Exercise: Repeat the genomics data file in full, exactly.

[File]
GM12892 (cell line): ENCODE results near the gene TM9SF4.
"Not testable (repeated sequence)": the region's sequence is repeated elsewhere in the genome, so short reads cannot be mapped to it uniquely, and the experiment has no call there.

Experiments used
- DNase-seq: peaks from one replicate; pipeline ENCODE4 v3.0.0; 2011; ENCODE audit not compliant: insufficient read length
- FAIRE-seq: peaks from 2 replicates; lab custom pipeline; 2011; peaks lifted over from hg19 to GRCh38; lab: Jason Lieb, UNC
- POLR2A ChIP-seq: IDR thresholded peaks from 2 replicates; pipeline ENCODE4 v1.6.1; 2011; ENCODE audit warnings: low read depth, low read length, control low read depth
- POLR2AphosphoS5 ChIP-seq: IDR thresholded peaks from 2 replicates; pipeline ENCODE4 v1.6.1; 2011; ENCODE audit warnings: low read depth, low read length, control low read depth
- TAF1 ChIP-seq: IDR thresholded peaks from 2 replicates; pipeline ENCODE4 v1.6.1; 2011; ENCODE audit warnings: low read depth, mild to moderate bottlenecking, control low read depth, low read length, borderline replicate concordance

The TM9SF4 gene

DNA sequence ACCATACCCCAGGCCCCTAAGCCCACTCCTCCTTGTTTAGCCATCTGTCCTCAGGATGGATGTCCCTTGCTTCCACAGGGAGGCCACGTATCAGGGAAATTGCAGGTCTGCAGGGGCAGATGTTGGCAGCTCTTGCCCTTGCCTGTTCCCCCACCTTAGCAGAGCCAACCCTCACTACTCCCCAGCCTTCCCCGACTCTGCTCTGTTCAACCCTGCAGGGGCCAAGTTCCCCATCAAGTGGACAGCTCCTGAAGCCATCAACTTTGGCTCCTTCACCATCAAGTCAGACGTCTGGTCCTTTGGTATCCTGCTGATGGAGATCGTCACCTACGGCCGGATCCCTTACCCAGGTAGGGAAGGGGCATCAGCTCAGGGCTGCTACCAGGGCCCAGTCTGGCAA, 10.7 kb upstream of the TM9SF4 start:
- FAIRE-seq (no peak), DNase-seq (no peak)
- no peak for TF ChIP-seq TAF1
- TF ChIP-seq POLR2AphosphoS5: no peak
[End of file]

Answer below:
GM12892 (cell line): ENCODE results near the gene TM9SF4.
"Not testable (repeated sequence)": the region's sequence is repeated elsewhere in the genome, so short reads cannot be mapped to it uniquely, and the experiment has no call there.

Experiments used
- DNase-seq: peaks from one replicate; pipeline ENCODE4 v3.0.0; 2011; ENCODE audit not compliant: insufficient read length
- FAIRE-seq: peaks from 2 replicates; lab custom pipeline; 2011; peaks lifted over from hg19 to GRCh38; lab: Jason Lieb, UNC
- POLR2A ChIP-seq: IDR thresholded peaks from 2 replicates; pipeline ENCODE4 v1.6.1; 2011; ENCODE audit warnings: low read depth, low read length, control low read depth
- POLR2AphosphoS5 ChIP-seq: IDR thresholded peaks from 2 replicates; pipeline ENCODE4 v1.6.1; 2011; ENCODE audit warnings: low read depth, low read length, control low read depth
- TAF1 ChIP-seq: IDR thresholded peaks from 2 replicates; pipeline ENCODE4 v1.6.1; 2011; ENCODE audit warnings: low read depth, mild to moderate bottlenecking, control low read depth, low read length, borderline replicate concordance

The TM9SF4 gene

DNA sequence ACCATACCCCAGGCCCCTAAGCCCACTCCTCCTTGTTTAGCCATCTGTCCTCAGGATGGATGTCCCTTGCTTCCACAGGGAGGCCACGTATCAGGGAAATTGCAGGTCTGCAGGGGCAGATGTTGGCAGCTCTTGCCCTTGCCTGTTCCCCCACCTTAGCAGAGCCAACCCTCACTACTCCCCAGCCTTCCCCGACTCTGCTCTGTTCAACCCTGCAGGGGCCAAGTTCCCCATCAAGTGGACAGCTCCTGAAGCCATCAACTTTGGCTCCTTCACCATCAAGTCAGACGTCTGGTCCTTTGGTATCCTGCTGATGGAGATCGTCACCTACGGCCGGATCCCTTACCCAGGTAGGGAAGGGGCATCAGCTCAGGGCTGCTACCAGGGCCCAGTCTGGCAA, 10.7 kb upstream of the TM9SF4 start:
- FAIRE-seq (no peak), DNase-seq (no peak)
- no peak for TF ChIP-seq TAF1
- TF ChIP-seq POLR2AphosphoS5: no peak